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In Every Nation for Itself: Winners and Losers in a G-Zero World, World Policy Institute Senior Fellow Ian Bremmer illustrates a historic shift in the international system and the world economy—and an unprecedented moment of global uncertainty.
By Erica Dingman
Arctic issues rarely make it into cocktail party banter. Indeed, I would imagine that few have even considered how the changing Arctic climate has impacted their economy, food networks, or weather systems. After all, the Arctic does not obviously affect the daily lives of average Americans, whose only national bond to the Arctic is through distant Alaska. But as New York City recovers from Hurricane Sandy, now is a good time to consider the link between the rapid melting of Arctic sea ice and the frequency of extreme storm surges. Now, as New York State Governor Andrew Cuomo said, “we have a 100-year flood every two years.”
Of course, the effects of Arctic climate change will hardly be limited to storm surges; changing conditions in polar regions affect the climate in much of the world. For those who have paid attention to Arctic residents, insurers, or climate scientists, none of this should come as much of a surprise.
In 2005, Shelia Watt-Cloutier, then-Chair of the Inuit Circumpolar Council, beseeched global leaders to heed the observable changes in Arctic ecosystems. “[T]he Arctic is the canary in the coalmine, the barometer of the health of the planet. I have said many times, a poisoned Arctic is a poisoned planet.” Cloutier recognized that the troubles climate change had caused her as a resident of the Arctic would soon affect the rest of the world, warning, “all peoples have the right to live safely in their culture. As a shared humanity, we must back away from the precipice.”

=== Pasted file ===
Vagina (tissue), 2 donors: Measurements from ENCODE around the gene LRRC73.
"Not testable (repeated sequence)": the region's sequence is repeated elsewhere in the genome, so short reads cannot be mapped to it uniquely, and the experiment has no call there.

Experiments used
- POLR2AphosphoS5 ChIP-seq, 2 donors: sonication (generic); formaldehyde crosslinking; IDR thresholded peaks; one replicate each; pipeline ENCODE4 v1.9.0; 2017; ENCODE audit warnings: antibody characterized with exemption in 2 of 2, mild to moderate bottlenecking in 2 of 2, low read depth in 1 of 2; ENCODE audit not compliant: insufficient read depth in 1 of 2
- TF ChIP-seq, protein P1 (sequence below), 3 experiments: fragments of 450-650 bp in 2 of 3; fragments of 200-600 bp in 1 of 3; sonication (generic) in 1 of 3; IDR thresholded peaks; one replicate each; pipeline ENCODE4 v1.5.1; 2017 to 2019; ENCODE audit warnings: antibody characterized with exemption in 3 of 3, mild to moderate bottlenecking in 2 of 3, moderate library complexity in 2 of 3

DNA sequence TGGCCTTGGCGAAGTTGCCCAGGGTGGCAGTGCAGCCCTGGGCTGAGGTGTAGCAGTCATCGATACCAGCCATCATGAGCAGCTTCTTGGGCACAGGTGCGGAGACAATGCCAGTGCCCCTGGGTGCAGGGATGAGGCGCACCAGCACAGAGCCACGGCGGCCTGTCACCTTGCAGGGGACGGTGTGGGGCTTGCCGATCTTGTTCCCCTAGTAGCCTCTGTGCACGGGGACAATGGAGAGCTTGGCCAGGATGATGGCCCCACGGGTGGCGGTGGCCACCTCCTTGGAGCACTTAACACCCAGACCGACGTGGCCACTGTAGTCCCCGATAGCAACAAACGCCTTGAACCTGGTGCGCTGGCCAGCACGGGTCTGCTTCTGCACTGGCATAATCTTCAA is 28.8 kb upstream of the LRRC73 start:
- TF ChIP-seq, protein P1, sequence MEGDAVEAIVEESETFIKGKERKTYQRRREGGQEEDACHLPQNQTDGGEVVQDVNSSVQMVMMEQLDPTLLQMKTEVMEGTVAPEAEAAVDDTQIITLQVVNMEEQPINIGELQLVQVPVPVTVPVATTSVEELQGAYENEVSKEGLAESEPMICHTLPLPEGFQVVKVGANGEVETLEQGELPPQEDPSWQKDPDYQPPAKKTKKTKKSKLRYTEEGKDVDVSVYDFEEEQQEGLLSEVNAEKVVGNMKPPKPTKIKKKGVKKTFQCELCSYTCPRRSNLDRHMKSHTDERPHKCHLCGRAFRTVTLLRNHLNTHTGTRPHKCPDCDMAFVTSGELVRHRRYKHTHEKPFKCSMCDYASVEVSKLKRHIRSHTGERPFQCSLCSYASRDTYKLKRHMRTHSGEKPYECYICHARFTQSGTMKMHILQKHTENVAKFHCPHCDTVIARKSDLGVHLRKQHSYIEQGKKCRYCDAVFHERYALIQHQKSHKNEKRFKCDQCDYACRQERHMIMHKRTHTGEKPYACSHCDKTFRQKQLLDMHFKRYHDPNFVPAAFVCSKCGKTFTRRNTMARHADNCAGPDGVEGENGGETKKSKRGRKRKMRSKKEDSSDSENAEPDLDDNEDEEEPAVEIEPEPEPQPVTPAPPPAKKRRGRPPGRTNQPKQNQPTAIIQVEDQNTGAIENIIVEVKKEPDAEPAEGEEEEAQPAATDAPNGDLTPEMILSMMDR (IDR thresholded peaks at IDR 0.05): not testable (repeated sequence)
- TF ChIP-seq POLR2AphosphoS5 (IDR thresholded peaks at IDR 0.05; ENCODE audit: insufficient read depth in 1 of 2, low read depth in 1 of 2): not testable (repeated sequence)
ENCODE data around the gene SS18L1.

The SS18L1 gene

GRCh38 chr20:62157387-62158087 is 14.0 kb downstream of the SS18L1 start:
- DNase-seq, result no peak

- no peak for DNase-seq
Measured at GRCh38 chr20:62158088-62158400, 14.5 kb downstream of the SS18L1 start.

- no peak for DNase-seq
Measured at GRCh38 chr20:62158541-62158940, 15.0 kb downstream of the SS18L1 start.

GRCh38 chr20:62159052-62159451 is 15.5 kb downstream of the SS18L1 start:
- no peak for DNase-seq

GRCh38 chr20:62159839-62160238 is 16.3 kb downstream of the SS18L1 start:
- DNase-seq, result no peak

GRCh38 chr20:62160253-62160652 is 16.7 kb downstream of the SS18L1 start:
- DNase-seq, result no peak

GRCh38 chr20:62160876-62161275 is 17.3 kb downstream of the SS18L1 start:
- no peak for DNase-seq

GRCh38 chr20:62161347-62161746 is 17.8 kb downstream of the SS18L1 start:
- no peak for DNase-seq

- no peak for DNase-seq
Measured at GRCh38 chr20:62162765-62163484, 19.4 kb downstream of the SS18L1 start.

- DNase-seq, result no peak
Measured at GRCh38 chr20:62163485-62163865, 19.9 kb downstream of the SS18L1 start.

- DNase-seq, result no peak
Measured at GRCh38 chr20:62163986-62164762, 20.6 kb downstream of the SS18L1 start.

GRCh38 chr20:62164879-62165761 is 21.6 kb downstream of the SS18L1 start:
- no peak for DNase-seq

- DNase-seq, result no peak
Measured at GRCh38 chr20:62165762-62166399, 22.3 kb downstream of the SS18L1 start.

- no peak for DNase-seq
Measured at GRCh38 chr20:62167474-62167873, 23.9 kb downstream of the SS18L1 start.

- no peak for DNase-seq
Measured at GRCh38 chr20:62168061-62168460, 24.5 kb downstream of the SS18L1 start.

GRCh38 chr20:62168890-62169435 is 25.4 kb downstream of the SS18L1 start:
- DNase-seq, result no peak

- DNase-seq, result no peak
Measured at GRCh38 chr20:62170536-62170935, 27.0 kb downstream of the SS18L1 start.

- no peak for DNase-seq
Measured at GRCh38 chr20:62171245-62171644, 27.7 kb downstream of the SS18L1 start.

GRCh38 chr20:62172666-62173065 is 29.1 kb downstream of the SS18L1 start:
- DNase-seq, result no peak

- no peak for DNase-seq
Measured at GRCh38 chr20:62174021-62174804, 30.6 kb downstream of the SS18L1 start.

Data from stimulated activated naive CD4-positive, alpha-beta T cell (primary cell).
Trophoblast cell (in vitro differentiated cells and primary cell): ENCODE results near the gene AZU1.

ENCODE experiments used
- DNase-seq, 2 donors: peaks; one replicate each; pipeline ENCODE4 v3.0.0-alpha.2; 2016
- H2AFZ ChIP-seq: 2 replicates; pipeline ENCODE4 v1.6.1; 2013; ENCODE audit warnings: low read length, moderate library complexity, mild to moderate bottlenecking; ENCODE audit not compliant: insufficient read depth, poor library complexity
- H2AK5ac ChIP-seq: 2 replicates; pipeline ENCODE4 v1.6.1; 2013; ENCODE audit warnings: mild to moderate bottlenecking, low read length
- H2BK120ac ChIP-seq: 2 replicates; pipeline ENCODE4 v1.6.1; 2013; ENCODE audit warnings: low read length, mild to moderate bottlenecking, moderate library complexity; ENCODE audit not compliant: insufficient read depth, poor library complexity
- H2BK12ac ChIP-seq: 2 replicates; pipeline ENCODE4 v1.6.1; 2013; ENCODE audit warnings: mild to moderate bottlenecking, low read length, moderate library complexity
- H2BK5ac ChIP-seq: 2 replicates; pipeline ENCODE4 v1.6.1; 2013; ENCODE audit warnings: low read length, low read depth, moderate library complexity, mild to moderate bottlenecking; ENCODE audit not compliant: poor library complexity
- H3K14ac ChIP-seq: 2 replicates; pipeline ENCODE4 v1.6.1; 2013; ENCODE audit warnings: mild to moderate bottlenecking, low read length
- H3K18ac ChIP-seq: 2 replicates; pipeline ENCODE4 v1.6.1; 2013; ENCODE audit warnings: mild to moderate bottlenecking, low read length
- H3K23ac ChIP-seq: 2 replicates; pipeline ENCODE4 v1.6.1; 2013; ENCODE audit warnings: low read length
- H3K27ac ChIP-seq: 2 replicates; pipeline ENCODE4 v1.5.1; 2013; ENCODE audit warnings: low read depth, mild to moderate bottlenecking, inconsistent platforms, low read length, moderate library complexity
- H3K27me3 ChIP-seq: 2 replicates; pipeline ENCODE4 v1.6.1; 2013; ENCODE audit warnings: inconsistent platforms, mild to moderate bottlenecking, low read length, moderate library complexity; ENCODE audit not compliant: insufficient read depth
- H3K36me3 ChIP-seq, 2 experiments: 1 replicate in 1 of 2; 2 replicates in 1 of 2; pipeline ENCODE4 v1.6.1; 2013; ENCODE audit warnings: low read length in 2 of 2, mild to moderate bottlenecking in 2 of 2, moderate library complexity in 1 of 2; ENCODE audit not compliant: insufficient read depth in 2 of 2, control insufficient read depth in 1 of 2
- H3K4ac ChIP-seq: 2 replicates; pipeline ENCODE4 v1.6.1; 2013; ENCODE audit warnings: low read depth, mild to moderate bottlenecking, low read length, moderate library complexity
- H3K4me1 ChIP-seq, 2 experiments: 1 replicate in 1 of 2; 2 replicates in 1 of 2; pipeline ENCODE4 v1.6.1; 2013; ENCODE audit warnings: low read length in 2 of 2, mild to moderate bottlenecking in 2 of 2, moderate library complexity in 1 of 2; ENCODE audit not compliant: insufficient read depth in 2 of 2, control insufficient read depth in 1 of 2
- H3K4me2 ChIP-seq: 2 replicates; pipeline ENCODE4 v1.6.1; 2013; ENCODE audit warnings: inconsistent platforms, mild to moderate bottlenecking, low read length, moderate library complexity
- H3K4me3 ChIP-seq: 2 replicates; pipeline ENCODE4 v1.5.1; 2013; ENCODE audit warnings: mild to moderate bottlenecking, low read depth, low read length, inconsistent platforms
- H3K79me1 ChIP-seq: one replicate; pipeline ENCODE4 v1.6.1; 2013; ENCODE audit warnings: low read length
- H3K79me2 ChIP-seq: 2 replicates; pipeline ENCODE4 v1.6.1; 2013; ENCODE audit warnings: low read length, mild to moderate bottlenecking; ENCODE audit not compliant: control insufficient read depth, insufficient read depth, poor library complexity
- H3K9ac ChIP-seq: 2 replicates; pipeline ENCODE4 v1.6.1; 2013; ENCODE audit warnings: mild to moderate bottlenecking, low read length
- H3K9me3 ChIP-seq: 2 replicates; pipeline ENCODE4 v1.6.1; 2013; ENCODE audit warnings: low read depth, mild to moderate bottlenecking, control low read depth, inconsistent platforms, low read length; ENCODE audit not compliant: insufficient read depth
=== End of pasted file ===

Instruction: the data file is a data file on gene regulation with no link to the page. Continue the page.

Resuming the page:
The visible changes in Arctic weather patterns may make this precipice more obvious to Inuit than people in other parts of the world. Autumn freeze and spring thaw have recently begun to arrive up to a month late, for example, and global warming is rapidly melting and thinning the sea ice. Many species of fish have declined, and increasing numbers are becoming deformed by contamination. Along with the increasing carbon dioxide in the air, sea ice melt has also increased rates of evaporation, changing patterns of cloud formation that used to be predictable. In the film “Inuit Knowledge and Climate Change,” one Inuk describes this change. Before, he says, weather could be predicted by looking at the sky, but “Now it is different. First they come one way, then they quickly change, telling you a different story.”
Traditional Inuit knowledge is increasingly being seen as a valuable form of observation. Shari Gearheard, a research scientist with the University of Colorado’s National Snow and Ice Data Center, lives in an Inuit community of 850 and incorporates their observations into her research. Inuit observation, she says, has already helped to explain wind pattern shifts and other phenomena that have not been explained by Western science.
Climate conditions in the Arctic have global impact. As a recent NOAA-led study stated, “The recent shift in early summer Arctic atmospheric circulation” suggests that declining Arctic Sea ice may be playing a role in the extreme, fluctuating weather patterns seen around the world, which may become even more aggressive in coming decades.